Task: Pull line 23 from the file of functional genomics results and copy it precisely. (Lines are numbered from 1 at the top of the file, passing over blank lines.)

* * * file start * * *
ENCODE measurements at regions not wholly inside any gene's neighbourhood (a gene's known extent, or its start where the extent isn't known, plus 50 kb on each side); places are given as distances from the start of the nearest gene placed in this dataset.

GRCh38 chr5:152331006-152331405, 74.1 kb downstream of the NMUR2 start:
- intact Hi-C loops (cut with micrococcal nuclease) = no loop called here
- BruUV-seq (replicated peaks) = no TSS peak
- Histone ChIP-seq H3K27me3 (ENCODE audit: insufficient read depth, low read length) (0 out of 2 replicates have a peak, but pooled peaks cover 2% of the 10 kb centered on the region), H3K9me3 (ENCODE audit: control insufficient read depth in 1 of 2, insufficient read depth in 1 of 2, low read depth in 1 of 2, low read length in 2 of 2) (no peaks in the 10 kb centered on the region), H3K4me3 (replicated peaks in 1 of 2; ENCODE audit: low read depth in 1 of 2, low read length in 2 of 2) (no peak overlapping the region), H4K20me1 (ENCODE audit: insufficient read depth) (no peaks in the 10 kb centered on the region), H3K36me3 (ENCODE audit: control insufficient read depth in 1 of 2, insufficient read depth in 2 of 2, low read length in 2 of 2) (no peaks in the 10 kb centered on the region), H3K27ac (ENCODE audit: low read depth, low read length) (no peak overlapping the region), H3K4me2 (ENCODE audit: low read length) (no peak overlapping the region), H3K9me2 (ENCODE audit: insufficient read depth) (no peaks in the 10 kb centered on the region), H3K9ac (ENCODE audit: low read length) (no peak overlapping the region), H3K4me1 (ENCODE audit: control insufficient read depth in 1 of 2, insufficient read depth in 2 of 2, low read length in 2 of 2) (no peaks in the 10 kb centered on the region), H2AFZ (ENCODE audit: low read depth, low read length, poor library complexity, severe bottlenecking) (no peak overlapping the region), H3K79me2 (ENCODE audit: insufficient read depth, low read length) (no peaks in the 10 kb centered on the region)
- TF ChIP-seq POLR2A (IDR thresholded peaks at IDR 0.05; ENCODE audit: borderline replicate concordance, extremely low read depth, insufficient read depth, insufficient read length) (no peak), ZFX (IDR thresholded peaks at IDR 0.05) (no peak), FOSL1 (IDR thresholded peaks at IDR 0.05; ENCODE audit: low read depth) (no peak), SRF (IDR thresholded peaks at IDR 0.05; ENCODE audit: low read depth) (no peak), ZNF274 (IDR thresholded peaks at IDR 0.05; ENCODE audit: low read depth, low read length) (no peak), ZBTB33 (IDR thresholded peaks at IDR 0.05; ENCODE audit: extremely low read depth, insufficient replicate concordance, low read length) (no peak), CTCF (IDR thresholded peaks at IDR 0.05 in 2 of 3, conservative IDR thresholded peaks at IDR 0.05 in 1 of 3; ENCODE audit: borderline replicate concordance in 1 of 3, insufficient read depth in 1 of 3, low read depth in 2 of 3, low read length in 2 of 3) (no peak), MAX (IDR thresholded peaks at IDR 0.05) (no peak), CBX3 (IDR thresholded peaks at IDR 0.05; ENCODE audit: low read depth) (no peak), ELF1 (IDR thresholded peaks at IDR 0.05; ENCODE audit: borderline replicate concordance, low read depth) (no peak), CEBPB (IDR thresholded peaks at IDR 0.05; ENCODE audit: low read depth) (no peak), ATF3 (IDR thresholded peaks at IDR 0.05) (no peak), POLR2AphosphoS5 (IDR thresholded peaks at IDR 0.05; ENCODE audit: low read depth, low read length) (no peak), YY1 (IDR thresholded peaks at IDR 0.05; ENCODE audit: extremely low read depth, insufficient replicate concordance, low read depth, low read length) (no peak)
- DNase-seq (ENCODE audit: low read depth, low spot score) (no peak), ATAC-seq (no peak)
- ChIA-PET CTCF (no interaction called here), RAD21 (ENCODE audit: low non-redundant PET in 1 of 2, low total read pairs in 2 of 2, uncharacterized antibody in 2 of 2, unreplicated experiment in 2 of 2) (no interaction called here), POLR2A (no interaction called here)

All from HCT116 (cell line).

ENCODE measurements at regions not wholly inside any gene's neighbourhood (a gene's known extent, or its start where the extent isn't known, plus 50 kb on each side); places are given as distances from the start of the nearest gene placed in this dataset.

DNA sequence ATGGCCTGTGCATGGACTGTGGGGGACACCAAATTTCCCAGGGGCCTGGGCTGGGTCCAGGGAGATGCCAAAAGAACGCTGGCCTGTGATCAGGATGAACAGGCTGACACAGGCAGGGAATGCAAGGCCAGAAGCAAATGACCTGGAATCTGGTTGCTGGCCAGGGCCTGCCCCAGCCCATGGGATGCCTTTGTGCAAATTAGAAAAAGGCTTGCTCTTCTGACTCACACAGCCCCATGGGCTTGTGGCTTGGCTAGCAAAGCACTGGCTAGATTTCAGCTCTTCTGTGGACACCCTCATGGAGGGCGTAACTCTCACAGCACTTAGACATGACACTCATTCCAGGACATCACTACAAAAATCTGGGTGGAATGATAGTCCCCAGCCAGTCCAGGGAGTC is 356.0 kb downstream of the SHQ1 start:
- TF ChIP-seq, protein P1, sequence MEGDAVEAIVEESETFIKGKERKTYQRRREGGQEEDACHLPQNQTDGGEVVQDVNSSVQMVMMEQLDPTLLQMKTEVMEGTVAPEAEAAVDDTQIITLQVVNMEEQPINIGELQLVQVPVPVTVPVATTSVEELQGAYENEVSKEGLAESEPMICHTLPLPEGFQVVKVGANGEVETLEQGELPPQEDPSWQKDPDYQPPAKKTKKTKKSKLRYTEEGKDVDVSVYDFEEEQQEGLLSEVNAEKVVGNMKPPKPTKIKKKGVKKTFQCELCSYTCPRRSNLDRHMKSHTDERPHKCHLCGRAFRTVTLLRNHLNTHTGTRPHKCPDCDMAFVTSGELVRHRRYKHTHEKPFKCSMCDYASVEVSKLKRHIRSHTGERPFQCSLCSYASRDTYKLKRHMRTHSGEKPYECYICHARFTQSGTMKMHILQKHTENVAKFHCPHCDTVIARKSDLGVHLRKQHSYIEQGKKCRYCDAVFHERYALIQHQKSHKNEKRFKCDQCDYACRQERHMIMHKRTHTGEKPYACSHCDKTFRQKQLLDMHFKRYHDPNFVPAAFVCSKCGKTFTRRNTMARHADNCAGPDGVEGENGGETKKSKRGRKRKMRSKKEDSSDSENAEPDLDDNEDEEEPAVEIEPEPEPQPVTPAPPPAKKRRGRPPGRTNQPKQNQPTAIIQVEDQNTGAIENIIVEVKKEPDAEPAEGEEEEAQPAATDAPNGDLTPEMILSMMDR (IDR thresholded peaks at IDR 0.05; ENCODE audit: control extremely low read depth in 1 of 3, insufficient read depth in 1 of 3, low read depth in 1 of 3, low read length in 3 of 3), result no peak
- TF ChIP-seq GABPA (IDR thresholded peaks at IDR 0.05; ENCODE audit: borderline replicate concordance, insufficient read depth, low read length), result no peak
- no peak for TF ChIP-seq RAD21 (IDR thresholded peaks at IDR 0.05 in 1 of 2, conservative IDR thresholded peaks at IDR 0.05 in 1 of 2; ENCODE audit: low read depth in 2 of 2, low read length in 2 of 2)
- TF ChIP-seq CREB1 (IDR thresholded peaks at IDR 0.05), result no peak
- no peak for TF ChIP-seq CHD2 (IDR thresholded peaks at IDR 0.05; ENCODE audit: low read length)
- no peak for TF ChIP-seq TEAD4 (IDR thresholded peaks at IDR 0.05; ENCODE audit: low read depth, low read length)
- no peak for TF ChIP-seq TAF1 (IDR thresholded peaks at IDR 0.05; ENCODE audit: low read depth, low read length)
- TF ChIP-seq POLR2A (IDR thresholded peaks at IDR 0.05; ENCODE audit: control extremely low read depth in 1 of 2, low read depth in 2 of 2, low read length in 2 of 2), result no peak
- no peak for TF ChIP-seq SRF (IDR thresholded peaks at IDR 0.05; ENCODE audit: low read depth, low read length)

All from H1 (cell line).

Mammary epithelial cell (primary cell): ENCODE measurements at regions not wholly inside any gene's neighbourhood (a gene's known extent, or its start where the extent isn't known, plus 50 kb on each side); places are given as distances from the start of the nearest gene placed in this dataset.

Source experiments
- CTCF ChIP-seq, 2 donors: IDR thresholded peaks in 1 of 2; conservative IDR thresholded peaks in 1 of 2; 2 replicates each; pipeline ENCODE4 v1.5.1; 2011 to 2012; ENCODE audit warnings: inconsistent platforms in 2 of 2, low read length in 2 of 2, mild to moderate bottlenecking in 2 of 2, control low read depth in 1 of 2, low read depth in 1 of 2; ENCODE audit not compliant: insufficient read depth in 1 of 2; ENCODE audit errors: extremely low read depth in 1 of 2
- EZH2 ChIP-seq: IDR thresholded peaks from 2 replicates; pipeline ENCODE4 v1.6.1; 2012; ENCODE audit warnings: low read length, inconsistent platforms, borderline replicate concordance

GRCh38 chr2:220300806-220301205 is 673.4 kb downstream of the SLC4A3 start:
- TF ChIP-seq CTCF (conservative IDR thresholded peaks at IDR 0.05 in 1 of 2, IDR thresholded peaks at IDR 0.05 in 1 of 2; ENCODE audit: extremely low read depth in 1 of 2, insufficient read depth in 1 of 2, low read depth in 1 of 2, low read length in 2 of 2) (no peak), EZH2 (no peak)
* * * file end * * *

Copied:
Source experiments